Other numbers to know:
106: The number of confirmed deaths in America from Hurricane Ian so far, per a count from NBC News and local officials.
2.7%: How much the Dow Jones Industrial Average increased on Monday, a turnaround from the recent decline.
47%: The share of Americans in a new Monmouth poll who prefer that Republicans control Congress, while 44% prefer Democrats.
$475 million: How much in damages former President Donald Trump is seeking as part of a defamation suit against CNN.
$1.3 million: The Securities and Exchange Commission fine that Kim Kardashian will pay after not disclosing she was paid to promote a cryptocurrency.
Midterm roundup: GOP stragglers begin to pony up
A trio of GOP candidates who had been quiet on the airwaves made TV buys on Monday, with just five weeks to go until Election Day.
Pennsylvania GOP state Sen. Doug Mastriano made his first TV buy of the governor’s race, spending $415,000 on a week of ads starting today, per AdImpact (WGAL-8 reports the buy is $1 million in total). His first spot discusses his leadership in the military.
In New Hampshire, retired Brigadier Gen. Don Bolduc made his first ad buy of the Senate race, spending $130,000 on the airwaves, and teaming up with the National Republican Senatorial Committee on a $137,000 buy, per AdImpact. His first spot takes a similar tack, a focus on his military service.
And in Arizona, Republican Blake Masters placed a $625,000, his first sizable spending on ads in a month.
All three candidates have been vastly outspent on the airwaves by their Democratic opponents, so it remains to be seen whether this is too little, too late.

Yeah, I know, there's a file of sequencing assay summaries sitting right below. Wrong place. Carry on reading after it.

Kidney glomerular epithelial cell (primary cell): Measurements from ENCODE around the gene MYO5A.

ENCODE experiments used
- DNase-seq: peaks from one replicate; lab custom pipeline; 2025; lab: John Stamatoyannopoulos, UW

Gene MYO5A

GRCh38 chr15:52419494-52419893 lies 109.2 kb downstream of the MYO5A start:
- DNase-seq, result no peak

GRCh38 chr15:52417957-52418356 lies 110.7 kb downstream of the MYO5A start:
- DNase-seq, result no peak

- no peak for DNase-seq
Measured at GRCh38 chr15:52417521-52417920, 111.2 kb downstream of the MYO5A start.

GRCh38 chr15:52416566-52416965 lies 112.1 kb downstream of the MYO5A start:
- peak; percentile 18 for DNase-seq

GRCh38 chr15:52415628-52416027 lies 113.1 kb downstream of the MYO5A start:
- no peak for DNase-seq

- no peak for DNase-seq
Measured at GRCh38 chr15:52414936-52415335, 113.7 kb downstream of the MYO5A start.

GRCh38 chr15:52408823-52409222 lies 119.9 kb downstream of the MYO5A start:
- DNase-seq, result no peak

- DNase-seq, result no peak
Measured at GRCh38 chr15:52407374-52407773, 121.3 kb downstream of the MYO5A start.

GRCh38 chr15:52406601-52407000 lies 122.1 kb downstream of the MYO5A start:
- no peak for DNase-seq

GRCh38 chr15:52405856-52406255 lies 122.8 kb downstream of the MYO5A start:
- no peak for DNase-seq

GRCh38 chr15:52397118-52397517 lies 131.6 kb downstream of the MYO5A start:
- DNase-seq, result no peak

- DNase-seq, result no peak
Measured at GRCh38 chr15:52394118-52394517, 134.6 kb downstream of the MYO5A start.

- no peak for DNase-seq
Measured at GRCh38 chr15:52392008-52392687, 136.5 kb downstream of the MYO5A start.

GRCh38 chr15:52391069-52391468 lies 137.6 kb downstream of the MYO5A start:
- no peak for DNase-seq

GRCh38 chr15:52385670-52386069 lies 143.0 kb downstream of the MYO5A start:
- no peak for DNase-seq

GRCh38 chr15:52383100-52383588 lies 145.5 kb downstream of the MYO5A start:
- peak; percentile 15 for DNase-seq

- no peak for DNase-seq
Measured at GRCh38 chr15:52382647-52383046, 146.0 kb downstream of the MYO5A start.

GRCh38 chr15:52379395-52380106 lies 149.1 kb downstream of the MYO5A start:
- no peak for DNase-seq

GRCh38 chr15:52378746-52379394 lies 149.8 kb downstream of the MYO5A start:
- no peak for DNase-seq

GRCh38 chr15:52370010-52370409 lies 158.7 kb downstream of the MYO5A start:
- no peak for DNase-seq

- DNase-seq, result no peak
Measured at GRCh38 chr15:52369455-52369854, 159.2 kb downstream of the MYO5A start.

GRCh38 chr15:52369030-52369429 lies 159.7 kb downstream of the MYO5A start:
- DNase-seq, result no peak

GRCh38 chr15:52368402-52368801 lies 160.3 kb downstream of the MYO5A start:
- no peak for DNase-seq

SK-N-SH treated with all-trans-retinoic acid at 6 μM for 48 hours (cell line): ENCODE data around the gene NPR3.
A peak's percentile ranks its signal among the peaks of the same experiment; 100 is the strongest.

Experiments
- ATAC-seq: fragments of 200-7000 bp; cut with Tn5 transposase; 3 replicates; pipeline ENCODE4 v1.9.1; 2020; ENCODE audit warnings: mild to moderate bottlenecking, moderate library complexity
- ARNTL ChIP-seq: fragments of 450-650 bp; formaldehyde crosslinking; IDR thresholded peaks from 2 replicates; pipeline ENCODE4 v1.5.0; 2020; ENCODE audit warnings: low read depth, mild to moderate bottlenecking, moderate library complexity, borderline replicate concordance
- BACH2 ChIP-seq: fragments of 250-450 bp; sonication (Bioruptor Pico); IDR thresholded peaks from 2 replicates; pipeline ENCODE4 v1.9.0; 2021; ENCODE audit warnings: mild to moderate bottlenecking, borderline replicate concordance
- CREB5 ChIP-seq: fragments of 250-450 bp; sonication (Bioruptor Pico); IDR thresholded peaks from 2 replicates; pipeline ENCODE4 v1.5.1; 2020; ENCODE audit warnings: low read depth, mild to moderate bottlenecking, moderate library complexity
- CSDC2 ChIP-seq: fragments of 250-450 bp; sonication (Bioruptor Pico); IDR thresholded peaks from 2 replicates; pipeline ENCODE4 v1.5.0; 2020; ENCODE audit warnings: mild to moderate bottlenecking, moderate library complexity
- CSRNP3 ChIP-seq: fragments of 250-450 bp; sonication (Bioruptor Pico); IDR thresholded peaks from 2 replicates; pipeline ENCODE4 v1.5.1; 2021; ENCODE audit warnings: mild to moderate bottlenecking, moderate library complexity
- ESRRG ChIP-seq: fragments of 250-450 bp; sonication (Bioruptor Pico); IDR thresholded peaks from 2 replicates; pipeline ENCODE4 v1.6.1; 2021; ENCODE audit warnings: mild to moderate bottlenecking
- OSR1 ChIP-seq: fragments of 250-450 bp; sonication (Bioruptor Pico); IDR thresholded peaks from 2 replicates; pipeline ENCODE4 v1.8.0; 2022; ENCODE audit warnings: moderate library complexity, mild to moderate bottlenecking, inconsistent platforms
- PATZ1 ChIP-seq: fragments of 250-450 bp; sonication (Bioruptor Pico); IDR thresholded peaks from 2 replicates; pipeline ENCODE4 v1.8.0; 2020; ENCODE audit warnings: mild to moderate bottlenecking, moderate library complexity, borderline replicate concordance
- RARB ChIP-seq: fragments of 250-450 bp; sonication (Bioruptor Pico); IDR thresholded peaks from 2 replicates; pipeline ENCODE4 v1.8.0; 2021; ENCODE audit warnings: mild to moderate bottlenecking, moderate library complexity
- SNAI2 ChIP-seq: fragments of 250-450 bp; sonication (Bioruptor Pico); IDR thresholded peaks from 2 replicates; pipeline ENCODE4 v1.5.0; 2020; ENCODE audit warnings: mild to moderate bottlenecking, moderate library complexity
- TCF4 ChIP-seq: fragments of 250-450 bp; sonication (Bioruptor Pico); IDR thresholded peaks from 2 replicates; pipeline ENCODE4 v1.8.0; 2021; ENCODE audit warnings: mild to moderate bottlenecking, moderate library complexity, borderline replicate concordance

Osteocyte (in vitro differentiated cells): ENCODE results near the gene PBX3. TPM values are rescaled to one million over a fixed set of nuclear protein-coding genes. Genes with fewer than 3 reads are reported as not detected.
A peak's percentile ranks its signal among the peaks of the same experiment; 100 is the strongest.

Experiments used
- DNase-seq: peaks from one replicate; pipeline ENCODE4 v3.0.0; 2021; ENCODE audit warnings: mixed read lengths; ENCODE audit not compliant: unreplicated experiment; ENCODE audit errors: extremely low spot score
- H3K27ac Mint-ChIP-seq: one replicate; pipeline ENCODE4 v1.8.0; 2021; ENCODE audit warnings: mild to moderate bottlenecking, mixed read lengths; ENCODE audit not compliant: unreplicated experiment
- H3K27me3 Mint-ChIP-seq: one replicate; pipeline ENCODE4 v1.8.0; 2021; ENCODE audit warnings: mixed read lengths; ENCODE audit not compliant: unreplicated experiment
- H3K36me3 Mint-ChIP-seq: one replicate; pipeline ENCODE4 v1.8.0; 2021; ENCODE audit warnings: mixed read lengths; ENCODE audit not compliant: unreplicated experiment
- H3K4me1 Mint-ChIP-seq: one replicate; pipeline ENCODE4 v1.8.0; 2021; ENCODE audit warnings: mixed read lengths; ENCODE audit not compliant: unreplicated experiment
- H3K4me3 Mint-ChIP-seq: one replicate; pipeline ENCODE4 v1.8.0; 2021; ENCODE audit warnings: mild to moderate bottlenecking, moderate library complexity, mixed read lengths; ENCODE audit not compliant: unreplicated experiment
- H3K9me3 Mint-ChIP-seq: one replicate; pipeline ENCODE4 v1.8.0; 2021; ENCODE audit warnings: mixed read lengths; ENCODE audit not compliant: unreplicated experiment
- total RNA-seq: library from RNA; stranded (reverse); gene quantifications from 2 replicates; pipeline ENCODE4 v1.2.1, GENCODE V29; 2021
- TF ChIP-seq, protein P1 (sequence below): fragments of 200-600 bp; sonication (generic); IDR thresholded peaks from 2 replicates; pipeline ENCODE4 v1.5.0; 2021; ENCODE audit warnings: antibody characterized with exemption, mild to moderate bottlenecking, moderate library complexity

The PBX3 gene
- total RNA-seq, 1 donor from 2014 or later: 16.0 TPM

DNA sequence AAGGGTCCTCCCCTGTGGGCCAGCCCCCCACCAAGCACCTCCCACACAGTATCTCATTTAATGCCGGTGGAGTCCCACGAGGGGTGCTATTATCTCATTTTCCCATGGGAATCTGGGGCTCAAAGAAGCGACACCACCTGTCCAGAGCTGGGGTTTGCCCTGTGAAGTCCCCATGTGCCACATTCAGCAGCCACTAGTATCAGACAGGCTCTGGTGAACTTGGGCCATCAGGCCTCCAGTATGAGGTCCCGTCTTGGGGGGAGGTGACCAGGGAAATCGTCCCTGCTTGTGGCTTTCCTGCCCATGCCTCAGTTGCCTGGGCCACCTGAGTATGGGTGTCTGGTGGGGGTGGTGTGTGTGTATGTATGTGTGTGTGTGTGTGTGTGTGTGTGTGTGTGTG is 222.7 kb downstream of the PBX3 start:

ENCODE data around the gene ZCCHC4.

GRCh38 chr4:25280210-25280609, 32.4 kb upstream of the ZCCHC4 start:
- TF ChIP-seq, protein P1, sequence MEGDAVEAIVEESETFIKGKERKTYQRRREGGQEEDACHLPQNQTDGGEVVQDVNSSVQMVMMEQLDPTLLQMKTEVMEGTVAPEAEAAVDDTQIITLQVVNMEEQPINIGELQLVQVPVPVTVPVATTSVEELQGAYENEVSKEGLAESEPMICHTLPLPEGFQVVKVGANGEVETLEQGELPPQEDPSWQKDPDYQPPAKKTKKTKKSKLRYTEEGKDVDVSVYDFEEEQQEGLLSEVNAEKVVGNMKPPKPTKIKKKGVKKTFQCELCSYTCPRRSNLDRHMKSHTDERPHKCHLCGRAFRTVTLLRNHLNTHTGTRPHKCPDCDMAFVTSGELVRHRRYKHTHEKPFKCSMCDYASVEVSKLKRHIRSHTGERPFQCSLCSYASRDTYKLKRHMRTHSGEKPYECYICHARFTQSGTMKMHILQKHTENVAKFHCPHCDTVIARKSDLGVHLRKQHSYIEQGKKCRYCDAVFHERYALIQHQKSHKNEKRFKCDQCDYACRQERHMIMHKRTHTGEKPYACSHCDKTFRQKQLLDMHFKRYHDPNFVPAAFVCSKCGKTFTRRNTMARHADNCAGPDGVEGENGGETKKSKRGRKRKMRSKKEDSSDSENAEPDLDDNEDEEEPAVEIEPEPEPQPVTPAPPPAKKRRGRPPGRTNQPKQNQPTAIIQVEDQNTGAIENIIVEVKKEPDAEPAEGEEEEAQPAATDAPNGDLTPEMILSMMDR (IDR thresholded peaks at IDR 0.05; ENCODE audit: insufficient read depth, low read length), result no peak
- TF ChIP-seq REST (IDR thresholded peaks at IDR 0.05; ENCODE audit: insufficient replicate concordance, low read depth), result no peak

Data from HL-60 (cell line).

Elsewhere on the campaign trail:
Arizona and Ohio Senate: CNBC reports that billionaire Peter Thiel told attendees at a recent fundraiser for Masters that he believes Republican J.D. Vance is in a good position to win his Senate race, so his allies should focus on helping Masters.
Florida Senate: A new Mason-Dixon live-caller poll of likely voters finds Republican Sen. Marco Rubio leading Democratic Rep. Val Demings 47%-41% with 10% undecided.
North Carolina Senate: A new WRAL News poll found a hotly contested Senate race, with 43% of likely voters backing GOP Rep. Ted Budd and 42% supporting Democrat Cheri Beasley, while 13% are undecided. Politico reports that some Democratic leaders want the party to spend more to help Beasley in a race they believe they can win.
Nevada Senate: Democratic Sen. Catherine Cortez Masto announced that she raised $15 million in the third fundraising quarter. The New York Times reports from Nevada that Democrats are at risk of losing her race, as well as other marquee contests for governor and the House, as their “vulnerabilities in Nevada reflect Democrats’ challenges nationwide, most acutely in the West.”